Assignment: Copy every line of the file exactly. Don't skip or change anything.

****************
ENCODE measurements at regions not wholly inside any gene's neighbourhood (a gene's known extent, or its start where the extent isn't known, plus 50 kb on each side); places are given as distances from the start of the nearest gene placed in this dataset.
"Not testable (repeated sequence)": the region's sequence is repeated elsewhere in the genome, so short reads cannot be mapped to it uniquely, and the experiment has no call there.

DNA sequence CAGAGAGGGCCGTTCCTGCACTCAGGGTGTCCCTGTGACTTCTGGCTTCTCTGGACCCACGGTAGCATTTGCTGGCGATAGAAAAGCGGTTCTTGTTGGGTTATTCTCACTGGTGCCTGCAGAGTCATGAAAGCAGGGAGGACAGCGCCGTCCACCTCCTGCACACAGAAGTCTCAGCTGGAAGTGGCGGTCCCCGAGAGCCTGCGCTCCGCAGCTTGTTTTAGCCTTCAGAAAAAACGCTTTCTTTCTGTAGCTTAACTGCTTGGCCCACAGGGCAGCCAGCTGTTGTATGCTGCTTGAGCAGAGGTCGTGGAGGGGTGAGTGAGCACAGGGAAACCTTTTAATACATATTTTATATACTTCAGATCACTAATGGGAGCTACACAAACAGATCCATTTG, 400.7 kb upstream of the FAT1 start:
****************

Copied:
ENCODE measurements at regions not wholly inside any gene's neighbourhood (a gene's known extent, or its start where the extent isn't known, plus 50 kb on each side); places are given as distances from the start of the nearest gene placed in this dataset.
"Not testable (repeated sequence)": the region's sequence is repeated elsewhere in the genome, so short reads cannot be mapped to it uniquely, and the experiment has no call there.

DNA sequence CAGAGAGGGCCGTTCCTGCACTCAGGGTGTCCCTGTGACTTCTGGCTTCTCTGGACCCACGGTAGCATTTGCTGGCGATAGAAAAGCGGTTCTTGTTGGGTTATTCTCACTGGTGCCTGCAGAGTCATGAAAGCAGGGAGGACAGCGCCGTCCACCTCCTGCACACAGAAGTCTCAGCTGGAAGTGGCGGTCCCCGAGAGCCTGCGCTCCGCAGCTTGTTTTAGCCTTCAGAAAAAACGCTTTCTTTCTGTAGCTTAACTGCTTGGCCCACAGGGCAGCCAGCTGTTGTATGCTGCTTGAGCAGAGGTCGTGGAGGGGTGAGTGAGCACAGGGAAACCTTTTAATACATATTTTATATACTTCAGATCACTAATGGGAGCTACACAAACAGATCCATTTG, 400.7 kb upstream of the FAT1 start: